One of the simpler pleasures of the noisy-post-new-wave thang, the Velvet Monkeys don’t attach any highbrow pretensions to their love of cheesy pop clamor. Whatever irony their work possesses is strictly an afterthought. In the band’s earliest incarnation, leader Don Fleming (vocals/guitar) wrote songs with time-honored trash themes (“Let’s go to the drive-in tonight”) and the Washington DC group played them with the requisite amounts of enthusiasm and Farfisa. Subsequent alliances with Half Japanese brought out the avant-gardisms, but nothing serious enough to catch the attention of highbrow critics, and more power to the Monkeys for that.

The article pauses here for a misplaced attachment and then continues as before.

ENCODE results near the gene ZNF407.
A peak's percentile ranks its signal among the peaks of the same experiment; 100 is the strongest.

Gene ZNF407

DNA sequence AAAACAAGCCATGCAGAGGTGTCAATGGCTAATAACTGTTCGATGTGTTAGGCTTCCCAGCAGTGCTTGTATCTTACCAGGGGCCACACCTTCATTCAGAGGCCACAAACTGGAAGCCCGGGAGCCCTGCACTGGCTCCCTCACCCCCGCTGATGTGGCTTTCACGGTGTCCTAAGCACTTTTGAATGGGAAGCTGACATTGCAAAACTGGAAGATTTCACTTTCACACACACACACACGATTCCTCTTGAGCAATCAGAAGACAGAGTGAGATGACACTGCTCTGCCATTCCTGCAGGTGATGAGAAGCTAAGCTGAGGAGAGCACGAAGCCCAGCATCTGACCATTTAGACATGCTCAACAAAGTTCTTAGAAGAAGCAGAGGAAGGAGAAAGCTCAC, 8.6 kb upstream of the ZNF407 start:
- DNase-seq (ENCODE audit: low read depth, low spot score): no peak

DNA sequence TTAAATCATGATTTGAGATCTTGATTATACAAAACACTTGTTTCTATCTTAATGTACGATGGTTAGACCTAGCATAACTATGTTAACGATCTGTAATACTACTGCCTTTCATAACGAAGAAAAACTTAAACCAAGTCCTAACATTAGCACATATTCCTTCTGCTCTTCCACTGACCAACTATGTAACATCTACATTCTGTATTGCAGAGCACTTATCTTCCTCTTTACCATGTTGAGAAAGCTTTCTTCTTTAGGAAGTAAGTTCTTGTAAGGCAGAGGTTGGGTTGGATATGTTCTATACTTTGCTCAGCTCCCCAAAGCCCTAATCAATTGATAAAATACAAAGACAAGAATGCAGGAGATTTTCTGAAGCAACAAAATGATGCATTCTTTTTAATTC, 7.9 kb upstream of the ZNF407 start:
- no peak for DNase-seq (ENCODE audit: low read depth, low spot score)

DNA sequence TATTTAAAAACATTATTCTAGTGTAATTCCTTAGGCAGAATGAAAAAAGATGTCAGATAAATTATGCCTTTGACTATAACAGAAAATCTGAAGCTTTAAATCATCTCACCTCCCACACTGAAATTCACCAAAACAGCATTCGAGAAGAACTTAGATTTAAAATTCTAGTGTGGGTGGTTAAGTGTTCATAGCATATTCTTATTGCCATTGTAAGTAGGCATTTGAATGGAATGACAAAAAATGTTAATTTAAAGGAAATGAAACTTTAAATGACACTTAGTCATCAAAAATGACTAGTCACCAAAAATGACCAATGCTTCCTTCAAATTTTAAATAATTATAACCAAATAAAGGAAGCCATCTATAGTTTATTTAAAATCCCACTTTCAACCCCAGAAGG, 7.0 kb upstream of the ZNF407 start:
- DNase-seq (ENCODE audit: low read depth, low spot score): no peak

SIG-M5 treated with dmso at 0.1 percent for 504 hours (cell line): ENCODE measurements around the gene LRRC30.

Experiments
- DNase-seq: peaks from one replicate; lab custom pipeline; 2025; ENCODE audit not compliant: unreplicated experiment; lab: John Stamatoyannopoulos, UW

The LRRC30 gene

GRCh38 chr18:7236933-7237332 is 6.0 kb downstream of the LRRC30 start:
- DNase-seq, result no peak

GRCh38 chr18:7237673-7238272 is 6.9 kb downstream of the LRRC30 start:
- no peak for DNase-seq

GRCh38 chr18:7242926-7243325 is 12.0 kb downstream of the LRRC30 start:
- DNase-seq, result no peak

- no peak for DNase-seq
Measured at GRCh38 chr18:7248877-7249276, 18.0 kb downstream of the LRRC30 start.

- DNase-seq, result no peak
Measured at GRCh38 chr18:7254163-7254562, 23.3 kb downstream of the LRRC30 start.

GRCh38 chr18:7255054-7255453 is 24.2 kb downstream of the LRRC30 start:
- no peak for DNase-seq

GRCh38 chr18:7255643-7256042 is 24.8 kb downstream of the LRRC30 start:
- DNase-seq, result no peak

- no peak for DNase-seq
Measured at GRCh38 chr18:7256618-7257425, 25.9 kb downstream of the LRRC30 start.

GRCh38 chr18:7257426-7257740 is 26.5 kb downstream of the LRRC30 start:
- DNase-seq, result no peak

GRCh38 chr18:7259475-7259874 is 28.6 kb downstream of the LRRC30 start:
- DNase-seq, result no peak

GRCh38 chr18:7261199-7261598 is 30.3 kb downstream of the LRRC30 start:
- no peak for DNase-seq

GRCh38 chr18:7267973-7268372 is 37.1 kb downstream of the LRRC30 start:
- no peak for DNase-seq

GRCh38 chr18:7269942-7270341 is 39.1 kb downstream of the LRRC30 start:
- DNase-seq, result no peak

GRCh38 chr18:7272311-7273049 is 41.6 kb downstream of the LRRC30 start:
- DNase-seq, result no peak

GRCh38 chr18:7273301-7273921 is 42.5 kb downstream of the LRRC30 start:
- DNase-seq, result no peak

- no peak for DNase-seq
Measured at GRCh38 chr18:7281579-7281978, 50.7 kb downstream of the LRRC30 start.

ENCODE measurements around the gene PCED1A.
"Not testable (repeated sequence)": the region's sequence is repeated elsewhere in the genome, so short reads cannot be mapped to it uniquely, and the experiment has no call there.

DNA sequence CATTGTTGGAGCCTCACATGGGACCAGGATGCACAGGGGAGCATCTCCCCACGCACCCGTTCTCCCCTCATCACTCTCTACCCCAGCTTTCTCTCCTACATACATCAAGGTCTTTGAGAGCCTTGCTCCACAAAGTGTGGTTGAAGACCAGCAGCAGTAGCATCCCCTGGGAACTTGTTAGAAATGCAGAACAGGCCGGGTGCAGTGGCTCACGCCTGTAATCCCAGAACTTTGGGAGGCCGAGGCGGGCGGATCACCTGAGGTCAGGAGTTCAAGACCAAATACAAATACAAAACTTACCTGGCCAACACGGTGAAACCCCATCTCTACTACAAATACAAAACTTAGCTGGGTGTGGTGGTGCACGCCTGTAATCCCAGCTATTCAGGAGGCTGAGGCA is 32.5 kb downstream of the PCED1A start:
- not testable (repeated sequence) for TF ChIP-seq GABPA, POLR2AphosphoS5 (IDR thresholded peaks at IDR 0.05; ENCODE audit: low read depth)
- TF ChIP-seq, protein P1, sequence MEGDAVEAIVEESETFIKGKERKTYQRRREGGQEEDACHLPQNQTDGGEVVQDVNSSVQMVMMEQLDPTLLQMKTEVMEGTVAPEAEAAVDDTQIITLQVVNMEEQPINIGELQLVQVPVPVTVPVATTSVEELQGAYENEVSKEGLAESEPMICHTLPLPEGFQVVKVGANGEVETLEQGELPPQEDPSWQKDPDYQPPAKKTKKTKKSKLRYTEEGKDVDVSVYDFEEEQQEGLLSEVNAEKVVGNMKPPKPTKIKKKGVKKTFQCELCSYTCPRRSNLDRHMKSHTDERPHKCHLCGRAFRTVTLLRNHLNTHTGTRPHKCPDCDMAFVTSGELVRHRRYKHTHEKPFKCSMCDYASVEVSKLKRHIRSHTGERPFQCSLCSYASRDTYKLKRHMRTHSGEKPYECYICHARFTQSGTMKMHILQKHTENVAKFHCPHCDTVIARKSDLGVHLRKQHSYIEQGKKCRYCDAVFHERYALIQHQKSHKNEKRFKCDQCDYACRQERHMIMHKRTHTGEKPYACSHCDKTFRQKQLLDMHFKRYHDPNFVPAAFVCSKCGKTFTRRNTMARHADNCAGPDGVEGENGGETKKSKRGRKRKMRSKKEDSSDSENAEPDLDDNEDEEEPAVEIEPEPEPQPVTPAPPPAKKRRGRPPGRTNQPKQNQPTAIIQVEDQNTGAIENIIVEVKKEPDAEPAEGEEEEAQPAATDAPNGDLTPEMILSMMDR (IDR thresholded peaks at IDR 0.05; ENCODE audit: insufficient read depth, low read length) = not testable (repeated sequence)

The 1989 Rotting Corpse compilation gathers the band’s previous high points (1980-’84) into one convenient package. When the Velvet Monkeys broke up, Fleming and drummer Jay Spiegel moved to New York and formed B.A.L.L.; when that group ended, they reformed the Velvet Monkeys, enlisting such new pals as J Mascis (Dinosaur Jr.), Thurston Moore (Sonic Youth) and Julia Cafritz (ex-Pussy Galore) for the fake-’70s exploitation “soundtrack” Rake. Given Fleming’s new residence and acquaintances, the album is predictably more grungy and smartass than previous Monkeys records, but an enjoyable kick nonetheless.